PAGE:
We probably see on the side of the road or motorway a car requiring a tyre change or struggling along with a flat tyre, at least once every two weeks. This has finally been addressed by a few car and tyre manufacturers with the introduction of the new concept of airless tyres. One such prototype is from the tyre giant Goodyear.
One of the most common causes of tyres being worn out prematurely is not having enough air pressure, due to not checking as regularly as stated by the tyres manufacturer recommendations.
On a remote test track in Luxembourg, US car manufacturer Tesla is undergoing intensive testing on Goodyear’s new airless tyres. These tests consist of cornering at set speed levels, emergency braking, acceleration at variable speeds and all the typical testing a manufacturer would carry out on a standard car tyre being introduced on the market.
What do we currently know about Goodyear’s new airless tyre concept? Apart from the obvious which is not having to worry about air pumps or tyre pressure, the Goodyear airless tyre is see-through and is made up of special plastic spokes, which in turn support a thin reinforced rubber tread. The spokes will then flex and contort according to the road conditions and how the vehicle is driven.
As the testing is progressing, Goodyear’s senior program manager for non-pneumatic tyres (NPTs), Mr Rachita is honest and vocal about the new concept of the airless tyre’s limitations: “There will be noise and some vibration. We’re still learning how to soften the ride. But we think you’ll be surprised at the performance.” The results are very surprising.
With the fast-growing evolution of electric cars and autonomous mobility, the world is now ready for a new outlook on car tyres too. Delivery companies and shuttle services now require low-maintenance, puncture-resistant, recyclable tyres, also fitted with ground sensors to map out the road conditions. The bottom line is, that a car with a flat tyre is not making money for any business.
Mr Rachita also went on to say, “while air-filled tyres will always have their place, a mixture of solutions is needed. As we move into a world where autonomous vehicles are becoming more common and many cities are offering transport-as-a-service strategies, having a maintenance-free tyre is hugely important.”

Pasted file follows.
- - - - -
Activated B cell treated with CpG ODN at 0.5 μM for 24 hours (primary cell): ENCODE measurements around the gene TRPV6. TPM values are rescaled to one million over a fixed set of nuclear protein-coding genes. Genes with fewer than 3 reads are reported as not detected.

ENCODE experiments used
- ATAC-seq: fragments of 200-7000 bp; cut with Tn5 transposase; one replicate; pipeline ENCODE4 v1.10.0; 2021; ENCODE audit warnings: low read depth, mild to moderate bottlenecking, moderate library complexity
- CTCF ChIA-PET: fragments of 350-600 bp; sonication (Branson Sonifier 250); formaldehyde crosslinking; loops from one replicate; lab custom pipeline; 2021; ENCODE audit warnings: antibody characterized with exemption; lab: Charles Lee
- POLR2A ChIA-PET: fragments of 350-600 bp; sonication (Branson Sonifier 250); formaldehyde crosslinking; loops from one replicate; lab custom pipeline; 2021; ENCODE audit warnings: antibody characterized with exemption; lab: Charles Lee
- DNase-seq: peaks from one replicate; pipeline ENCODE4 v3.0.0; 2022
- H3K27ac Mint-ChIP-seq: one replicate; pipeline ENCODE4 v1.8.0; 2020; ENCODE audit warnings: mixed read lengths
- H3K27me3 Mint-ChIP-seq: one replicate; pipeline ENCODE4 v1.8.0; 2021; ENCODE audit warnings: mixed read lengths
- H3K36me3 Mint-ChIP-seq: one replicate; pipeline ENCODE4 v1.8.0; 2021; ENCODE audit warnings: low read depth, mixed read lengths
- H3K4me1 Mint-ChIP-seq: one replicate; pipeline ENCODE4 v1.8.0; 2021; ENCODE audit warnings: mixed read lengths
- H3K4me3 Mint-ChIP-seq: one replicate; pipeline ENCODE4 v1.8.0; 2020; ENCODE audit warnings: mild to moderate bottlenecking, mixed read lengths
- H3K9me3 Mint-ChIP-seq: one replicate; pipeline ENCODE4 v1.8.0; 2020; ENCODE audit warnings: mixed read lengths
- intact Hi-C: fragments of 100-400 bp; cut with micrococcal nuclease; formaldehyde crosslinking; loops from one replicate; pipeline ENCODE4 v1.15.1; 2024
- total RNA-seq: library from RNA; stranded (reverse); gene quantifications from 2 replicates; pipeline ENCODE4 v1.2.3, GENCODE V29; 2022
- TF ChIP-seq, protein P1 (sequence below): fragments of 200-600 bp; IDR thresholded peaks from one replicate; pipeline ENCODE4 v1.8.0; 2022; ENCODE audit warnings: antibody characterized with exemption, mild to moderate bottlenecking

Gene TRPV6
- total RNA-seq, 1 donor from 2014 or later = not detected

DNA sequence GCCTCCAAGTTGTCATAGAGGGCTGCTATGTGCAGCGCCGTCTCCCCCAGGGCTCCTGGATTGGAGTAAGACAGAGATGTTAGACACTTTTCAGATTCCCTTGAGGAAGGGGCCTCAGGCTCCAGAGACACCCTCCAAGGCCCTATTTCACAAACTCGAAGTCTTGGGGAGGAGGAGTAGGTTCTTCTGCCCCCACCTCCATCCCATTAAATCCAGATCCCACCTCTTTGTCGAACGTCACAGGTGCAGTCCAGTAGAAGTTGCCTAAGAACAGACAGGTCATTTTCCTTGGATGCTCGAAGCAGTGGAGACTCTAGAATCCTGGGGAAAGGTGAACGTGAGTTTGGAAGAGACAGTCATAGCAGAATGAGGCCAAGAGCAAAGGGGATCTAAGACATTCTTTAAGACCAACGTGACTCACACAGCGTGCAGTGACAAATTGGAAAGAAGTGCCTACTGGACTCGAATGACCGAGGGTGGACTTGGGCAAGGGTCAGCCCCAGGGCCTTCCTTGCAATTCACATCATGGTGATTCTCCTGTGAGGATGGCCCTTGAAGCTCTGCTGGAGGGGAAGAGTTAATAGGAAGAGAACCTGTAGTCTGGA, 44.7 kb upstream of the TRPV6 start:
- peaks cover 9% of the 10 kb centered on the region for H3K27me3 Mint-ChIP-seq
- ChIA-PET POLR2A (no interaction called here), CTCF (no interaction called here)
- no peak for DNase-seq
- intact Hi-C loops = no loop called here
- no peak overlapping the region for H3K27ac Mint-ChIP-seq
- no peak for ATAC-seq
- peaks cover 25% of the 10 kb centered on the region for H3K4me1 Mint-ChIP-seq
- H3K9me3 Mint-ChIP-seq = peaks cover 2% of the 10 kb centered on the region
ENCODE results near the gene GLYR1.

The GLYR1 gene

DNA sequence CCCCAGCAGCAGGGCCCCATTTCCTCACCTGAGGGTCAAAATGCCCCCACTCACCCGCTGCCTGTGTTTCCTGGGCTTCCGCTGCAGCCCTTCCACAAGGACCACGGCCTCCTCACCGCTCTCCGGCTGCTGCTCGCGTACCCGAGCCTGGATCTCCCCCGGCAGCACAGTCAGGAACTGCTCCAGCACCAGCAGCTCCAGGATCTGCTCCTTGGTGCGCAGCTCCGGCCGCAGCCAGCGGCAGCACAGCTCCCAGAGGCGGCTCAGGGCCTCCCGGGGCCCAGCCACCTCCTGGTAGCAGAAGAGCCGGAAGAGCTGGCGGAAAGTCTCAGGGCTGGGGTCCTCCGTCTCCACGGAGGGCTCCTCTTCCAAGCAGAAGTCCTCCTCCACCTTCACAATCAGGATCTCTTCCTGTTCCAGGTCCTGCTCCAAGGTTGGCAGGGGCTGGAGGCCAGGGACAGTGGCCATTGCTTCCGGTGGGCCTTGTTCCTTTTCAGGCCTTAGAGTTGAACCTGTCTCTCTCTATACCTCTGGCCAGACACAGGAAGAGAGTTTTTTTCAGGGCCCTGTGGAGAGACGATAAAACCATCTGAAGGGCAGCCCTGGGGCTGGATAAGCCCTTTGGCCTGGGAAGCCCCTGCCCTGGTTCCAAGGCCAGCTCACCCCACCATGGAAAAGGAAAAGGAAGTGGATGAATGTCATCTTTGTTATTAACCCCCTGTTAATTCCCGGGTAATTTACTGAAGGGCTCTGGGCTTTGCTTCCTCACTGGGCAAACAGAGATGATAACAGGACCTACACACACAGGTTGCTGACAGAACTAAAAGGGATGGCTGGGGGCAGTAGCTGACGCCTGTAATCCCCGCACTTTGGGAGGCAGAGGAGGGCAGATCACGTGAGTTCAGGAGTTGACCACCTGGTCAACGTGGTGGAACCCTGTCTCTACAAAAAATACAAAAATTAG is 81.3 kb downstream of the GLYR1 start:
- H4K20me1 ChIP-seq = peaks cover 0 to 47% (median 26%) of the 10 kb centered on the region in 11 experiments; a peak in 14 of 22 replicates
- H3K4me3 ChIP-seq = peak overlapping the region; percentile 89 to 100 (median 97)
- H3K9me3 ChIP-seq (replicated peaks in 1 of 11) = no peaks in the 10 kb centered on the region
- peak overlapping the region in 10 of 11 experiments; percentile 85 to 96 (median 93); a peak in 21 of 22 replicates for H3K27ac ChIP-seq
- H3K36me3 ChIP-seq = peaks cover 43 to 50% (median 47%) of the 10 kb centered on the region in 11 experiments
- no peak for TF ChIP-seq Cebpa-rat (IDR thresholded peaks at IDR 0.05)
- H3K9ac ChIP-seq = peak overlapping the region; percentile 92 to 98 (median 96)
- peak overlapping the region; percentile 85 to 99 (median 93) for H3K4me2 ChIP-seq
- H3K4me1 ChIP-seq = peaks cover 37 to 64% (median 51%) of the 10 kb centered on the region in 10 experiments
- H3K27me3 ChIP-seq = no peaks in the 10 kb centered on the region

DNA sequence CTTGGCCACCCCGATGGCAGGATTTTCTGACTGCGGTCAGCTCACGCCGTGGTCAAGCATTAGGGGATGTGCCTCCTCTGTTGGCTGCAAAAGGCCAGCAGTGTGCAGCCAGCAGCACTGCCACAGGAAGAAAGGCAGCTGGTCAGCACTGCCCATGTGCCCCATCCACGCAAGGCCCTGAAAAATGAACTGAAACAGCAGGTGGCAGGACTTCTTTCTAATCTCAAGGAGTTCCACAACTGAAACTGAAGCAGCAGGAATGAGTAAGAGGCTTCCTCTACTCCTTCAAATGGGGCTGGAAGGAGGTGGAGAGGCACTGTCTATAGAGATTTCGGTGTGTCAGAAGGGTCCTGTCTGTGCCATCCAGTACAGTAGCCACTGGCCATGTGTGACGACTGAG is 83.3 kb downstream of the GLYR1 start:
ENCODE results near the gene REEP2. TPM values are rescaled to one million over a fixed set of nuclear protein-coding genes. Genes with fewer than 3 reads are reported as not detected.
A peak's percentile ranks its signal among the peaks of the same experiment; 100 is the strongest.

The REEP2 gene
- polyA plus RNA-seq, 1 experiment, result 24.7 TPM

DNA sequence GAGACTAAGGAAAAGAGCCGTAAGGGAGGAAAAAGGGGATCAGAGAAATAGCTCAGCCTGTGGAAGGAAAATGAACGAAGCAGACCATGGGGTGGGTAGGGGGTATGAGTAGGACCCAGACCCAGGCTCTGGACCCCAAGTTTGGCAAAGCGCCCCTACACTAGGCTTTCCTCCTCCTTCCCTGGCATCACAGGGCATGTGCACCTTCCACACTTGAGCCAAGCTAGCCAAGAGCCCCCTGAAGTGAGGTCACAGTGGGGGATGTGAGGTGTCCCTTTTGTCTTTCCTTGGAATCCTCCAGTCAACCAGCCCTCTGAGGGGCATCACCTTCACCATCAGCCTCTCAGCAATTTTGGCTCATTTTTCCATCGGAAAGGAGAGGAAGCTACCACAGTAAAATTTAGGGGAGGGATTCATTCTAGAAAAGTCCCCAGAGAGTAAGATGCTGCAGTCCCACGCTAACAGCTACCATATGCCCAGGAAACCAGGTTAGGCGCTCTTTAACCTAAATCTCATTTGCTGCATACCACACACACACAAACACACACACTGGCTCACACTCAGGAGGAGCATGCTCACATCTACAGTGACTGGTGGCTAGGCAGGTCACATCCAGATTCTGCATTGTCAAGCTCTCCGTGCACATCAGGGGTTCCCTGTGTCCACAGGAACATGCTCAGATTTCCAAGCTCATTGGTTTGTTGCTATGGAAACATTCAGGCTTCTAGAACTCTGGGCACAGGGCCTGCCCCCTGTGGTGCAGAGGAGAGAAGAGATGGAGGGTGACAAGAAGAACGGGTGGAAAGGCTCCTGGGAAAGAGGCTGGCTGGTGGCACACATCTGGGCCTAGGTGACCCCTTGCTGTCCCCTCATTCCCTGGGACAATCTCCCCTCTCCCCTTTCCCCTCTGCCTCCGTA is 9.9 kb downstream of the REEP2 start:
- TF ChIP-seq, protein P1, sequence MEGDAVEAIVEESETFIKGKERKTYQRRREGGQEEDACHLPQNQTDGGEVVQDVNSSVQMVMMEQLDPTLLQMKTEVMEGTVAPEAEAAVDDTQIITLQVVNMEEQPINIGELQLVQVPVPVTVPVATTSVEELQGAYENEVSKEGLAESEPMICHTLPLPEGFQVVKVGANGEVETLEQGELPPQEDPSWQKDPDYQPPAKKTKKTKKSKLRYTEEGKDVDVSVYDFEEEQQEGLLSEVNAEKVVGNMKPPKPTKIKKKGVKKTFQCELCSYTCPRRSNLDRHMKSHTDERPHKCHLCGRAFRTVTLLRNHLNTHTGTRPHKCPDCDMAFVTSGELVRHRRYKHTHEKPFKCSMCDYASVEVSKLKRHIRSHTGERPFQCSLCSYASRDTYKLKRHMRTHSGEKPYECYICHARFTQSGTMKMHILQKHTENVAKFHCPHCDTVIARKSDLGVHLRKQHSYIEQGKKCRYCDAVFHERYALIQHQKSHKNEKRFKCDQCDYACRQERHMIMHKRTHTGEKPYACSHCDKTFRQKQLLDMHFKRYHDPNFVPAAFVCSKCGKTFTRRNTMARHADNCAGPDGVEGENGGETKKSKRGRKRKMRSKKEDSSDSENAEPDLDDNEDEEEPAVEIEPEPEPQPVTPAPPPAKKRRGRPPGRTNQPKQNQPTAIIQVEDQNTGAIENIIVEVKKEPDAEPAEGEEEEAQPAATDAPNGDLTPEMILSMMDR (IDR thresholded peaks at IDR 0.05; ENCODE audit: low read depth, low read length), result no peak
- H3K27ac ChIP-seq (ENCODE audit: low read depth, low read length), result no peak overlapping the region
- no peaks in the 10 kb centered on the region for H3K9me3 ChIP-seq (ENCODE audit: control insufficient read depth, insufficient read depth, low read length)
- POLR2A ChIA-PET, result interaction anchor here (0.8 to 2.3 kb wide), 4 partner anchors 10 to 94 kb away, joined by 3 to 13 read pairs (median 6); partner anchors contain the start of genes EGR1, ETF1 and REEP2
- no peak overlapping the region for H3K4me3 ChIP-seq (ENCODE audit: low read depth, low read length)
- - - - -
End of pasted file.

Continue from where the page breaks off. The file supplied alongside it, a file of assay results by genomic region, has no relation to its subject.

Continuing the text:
The testing of each airless tyre lasts on average 24 hours at a time, under different conditions, such as loads, and speed variations. This means thousands of miles are covered under the strictest of conditions. There are of course some minor wear and tear issues, such as some spokes becoming deformed, and some breakages but structurally the wheel continues to perform safely. Mr Rachita went on to add, “it’s a test-learn, test-learn,” he also says. “But we’re at a stage that’s given us a huge amount of confidence. This is the real deal.”
A new era of competition
The main rival to Goodyear, Michelin, has been working closely with General Motors (GM) on an airless tyre concept since 2019. After a series of extreme testing, Michelin has produced the Unique Puncture-proof tyre system (Uptis) and plan to launch it on the new Chevrolet Bolt electric car which will be scheduled to launch in 2024.
Michelin’s Uptis tyres are made of a high-strength resin embedded with a fibreglass and rubber composite material, which creates a mesh-like structure that surrounds an aluminium wheel. This design has 50 patents filed by Michelin. Bearing in mind, that the airless tyre has been around since 2005 but is mainly used for slow-moving vehicles like on farms, etc.
A spokesperson for Michelin then went on to add, “we have 130 years of experience and knowledge in perfecting inflatable structures like pneumatic tyres. Airless technology is very recent. Uptis will be Michelin’s front-runner in the airless tyre revolution for future cars on the road, and it’s designed to be sustainable due to all of the materials of the tyre being recyclable after they’ve been melted down. Like all tyres on the road, the Uptis will need to have re-treads but other than that it would be zero-maintenance.
Another thing to bear in mind is the extra load from heavy batteries in the electric cars will be well suited for the airless structure of the Michelin Uptis.
The biggest contender
Bridgestone, the world’s biggest tyre manufacturer, is focussing on the industrial side of airless tyres, such as farming, mining and construction. They forecast that there’s a big enough demand for customers in this sector who are searching for cost savings and productivity losses due to air tyres failing and having to be replaced or repaired.
In the near future, airless tyres will come at a premium price. But having zero-maintenance and 3-D printing with the ability to easily re-tread, will be a game changer. There’s further speculation that airless tyres will be free and with the built-in sensors monitoring usage, you will be charged only on a pay-as-you-go basis, preferably pay-per-mile is one option under consideration.
Wait patiently for it to be perfected
Airless tyres aren’t far away from being available to all road users and in theory, it’s only a matter of time before we’ll be embracing the new tyre revolution which is much needed after a lifetime of being reliant on air tyres. There are still numerous legal hoops and standards that need to be passed, along with laws having to be applied to make sure the new airless tyres are road legal and totally safe.
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